Sausage and Dijon polenta: $1.65/serving

I do not, have never, and will never understand people who buy those tubes of pre-made polenta. It’s cornmeal—the same stuff you can get at the bulk bin for like 25 cents a pound. You want it sliceable? Cool it in a loaf pan lined with plastic wrap and invert it. You want it soft and creamy? Eat it right away. It’s versatile, filling, and can be as gourmet or lowbrow as you want to make it. This particular version happens to be an extremely flavorful last-minute way to use up some on-sale ($1.99/lb. kielbasa at Grocery Outlet!) or about-to-expire sausage—just add a cup of cornmeal, some stock, and some extras you probably already have kicking around your fridge, and you’ve got a meal.

Recipe adapted from Food52. As below it makes 2 generous servings.

• 12 oz.-1 lb. sausage, either sliced or crumbled, depending on the type of sausage: $1.99
• Large handful chopped spinach or other greens: 20 cents
• 1 cup coarse yellow cornmeal (polenta): 20 cents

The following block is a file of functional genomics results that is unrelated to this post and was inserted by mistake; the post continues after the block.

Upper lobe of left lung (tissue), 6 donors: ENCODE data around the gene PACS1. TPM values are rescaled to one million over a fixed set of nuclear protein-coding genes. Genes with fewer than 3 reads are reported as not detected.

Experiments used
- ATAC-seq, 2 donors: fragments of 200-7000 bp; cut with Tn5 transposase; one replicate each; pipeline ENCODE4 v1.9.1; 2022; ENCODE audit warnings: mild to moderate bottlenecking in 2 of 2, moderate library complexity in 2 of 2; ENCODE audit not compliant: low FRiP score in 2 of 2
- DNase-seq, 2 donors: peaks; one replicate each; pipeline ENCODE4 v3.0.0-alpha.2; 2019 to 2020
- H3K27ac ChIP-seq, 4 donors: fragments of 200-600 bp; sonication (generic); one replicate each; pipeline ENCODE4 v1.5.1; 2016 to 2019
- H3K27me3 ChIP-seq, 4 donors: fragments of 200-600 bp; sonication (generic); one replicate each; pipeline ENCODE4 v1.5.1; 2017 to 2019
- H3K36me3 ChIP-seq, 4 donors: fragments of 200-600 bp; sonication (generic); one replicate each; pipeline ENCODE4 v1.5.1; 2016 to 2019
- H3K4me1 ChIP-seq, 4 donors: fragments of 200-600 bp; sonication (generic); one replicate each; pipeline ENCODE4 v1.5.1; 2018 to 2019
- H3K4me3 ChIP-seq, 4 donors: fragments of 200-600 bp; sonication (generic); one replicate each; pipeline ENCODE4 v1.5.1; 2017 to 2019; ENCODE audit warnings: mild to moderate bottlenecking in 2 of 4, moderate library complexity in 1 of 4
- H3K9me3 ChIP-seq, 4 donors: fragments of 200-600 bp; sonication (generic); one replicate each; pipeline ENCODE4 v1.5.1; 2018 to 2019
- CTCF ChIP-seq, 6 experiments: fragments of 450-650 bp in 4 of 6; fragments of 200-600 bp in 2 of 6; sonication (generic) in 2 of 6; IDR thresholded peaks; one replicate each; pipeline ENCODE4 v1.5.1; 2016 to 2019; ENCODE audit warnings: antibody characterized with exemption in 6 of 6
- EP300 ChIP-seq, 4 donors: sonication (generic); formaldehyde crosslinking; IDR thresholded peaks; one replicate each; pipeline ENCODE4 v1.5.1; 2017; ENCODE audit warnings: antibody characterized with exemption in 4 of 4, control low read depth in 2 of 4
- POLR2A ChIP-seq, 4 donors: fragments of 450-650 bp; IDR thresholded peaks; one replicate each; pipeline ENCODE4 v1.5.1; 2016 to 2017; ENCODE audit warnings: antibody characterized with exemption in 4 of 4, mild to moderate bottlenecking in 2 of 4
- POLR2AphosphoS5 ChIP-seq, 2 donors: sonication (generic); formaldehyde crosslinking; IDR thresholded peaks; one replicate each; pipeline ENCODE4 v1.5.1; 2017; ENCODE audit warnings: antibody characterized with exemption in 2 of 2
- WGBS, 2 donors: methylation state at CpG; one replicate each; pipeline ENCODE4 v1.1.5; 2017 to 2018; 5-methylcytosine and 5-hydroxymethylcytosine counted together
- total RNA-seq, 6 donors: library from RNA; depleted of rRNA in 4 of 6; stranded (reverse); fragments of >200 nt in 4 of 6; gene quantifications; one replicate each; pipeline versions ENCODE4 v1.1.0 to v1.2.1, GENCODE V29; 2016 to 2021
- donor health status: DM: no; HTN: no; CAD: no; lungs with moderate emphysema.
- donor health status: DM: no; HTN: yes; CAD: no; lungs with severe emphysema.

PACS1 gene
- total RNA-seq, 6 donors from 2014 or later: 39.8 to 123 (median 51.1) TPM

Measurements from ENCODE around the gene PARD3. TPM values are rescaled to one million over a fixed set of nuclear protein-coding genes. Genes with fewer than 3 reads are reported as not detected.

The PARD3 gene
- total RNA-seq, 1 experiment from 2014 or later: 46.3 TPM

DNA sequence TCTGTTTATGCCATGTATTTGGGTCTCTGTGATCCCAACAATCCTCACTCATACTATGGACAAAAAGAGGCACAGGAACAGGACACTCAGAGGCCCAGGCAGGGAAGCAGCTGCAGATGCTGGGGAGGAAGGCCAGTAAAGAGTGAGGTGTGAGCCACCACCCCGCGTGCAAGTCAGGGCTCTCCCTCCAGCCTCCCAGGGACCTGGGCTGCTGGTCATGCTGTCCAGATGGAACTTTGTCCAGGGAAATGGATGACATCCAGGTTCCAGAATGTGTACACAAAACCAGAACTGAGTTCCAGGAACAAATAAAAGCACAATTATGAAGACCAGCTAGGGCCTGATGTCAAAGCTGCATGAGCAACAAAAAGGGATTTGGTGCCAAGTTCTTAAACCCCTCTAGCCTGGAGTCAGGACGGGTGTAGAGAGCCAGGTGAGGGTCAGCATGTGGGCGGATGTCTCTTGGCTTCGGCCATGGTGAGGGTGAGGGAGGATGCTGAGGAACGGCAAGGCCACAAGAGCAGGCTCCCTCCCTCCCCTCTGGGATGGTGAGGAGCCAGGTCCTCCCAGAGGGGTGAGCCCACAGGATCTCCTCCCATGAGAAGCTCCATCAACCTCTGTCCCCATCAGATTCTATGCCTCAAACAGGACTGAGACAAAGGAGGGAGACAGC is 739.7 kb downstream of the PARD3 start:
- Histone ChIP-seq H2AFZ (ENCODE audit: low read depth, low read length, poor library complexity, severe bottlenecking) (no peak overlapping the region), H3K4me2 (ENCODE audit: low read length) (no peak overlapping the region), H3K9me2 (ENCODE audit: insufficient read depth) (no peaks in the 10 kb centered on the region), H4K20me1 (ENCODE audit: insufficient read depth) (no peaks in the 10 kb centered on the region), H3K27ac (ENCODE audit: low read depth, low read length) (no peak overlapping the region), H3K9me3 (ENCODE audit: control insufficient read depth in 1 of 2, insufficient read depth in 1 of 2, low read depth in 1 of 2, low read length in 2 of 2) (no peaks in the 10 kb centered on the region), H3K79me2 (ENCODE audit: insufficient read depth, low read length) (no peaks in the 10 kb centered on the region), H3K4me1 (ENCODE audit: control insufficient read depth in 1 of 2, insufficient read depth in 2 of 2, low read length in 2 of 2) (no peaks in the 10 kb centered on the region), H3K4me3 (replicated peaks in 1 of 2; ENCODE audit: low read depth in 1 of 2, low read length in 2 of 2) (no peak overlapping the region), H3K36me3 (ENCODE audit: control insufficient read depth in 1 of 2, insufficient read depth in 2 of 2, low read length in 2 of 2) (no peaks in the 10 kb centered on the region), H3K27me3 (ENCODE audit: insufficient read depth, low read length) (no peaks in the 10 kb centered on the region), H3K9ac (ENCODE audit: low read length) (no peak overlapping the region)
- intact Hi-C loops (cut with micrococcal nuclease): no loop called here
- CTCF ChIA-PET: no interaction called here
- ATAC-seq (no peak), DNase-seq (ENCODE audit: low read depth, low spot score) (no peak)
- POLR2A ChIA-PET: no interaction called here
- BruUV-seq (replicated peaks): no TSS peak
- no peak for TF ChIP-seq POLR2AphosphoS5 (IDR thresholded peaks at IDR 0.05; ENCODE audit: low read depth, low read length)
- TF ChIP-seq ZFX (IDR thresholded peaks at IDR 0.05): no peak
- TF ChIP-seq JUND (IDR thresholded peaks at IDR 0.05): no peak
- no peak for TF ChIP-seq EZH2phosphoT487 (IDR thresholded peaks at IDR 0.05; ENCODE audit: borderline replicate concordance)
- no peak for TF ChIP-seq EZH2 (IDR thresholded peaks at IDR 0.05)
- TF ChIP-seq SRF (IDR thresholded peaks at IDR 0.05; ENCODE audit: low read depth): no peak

• 1 onion, chopped: 10 cents
• 3 garlic cloves, minced: 3 cents
• 3 cups chicken stock or broth: 21 cents
• 1 tsp lemon zest: 10 cents
• 1 T butter, cut up: 6 cents
• 1/2 cup cream: 30 cents
• 1/4 cup white wine (I used more chicken stock because I didn’t have any): 4 cents
• 1 tsp Dijon mustard, or more to taste: 5 cents
• Salt and pepper: 2 cents
TOTAL: $3.30/2 = $1.65/servingCook the sausage in a large, heavy saucepan over medium heat. When cooked through and enough fat has rendered, add the onions and cook until translucent, 5-6 minutes.

Add the chicken stock and bring to a boil. Slowly stir in the cornmeal, reduce the heat to medium-low, and cook, stirring often, until polenta is soft and thick and pulling away from the sides of the pan, about 20 minutes.
Meanwhile, combine the cream, wine, garlic, lemon zest, and Dijon to taste in a small saucepan and heat over medium-low until simmering.

When polenta is finished, add the spinach or greens and stir in the Dijon cream sauce.

Stir well until evenly distributed and greens are wilted. Stir in butter, add salt and pepper to taste.

2 responses to “Sausage and Dijon polenta: $1.65/serving

  1. Wow – probably more fat and salt than we should indulge in around this house, but it does sound good!

  2. I totally agree with you on the pre-made polenta vs. cornmeal. I grew up eating polenta a lot because it is a cheap grain often used in the southern Italian cooking my father grew up on. He would always use the dried stuff; it hardly took any effort to cook!
    I have never had polenta with a white sauce, though, and it sounds delicious. Next time I have some sausage I’ll give it a try!

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